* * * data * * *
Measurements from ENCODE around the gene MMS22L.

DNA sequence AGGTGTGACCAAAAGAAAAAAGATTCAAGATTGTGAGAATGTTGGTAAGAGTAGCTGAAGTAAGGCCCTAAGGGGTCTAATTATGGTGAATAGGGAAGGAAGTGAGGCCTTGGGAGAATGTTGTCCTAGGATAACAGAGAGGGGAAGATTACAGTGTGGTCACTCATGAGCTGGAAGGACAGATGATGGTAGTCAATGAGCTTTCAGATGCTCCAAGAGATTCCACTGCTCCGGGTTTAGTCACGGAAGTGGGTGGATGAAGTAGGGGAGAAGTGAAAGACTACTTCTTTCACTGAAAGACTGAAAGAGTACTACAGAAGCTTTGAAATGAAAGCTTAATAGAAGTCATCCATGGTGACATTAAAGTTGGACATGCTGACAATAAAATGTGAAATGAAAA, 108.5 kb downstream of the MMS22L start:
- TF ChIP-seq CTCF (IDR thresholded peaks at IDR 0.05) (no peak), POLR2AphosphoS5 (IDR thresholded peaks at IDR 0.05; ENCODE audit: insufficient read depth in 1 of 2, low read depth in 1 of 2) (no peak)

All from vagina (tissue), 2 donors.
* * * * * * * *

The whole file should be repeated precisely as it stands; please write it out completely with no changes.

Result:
Measurements from ENCODE around the gene MMS22L.

DNA sequence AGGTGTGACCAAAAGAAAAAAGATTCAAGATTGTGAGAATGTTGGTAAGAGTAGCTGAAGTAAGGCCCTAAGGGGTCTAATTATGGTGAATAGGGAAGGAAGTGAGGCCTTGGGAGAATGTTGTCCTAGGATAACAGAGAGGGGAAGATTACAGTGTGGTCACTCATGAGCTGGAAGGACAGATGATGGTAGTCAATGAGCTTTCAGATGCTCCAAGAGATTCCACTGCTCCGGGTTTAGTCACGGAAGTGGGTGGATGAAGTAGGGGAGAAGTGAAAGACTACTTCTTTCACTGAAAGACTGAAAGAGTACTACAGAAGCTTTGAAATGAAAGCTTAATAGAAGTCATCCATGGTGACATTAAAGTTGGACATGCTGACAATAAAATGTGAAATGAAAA, 108.5 kb downstream of the MMS22L start:
- TF ChIP-seq CTCF (IDR thresholded peaks at IDR 0.05) (no peak), POLR2AphosphoS5 (IDR thresholded peaks at IDR 0.05; ENCODE audit: insufficient read depth in 1 of 2, low read depth in 1 of 2) (no peak)

All from vagina (tissue), 2 donors.